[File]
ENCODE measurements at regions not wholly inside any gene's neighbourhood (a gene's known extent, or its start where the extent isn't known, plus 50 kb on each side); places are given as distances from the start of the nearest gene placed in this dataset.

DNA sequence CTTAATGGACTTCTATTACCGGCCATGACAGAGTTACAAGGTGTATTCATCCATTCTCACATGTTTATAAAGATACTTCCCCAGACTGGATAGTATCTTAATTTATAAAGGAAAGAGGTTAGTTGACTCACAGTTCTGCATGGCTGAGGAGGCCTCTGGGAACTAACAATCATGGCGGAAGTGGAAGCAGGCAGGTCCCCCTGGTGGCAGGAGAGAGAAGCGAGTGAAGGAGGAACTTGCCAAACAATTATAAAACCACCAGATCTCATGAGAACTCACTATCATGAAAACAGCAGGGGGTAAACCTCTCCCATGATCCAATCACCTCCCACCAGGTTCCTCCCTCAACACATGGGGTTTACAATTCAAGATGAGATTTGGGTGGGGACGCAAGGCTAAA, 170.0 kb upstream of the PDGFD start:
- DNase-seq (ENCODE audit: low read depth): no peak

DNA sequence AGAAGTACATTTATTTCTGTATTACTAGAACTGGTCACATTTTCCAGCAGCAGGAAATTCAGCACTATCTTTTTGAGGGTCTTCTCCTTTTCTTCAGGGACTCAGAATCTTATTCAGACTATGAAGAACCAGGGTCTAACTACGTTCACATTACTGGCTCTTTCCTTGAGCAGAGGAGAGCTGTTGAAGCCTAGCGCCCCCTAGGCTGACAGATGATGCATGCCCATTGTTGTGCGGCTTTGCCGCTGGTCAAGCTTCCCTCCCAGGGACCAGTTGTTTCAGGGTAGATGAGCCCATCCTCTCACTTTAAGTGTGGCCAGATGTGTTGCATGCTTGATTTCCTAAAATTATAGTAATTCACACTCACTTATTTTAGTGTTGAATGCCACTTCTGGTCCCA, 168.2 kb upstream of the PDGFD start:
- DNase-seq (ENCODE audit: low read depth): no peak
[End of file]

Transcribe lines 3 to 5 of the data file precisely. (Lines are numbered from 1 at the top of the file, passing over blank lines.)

- DNase-seq (ENCODE audit: low read depth): no peak

DNA sequence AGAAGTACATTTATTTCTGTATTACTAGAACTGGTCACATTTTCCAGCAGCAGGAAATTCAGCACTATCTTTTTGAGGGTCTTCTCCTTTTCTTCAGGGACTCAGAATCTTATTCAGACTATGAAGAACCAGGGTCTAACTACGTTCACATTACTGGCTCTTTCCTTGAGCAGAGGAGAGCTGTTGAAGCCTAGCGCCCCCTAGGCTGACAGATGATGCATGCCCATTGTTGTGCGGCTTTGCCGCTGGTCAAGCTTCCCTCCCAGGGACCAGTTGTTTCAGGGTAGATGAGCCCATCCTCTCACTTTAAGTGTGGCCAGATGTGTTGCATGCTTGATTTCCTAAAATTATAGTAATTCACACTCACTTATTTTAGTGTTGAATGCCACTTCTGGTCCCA, 168.2 kb upstream of the PDGFD start:
- DNase-seq (ENCODE audit: low read depth): no peak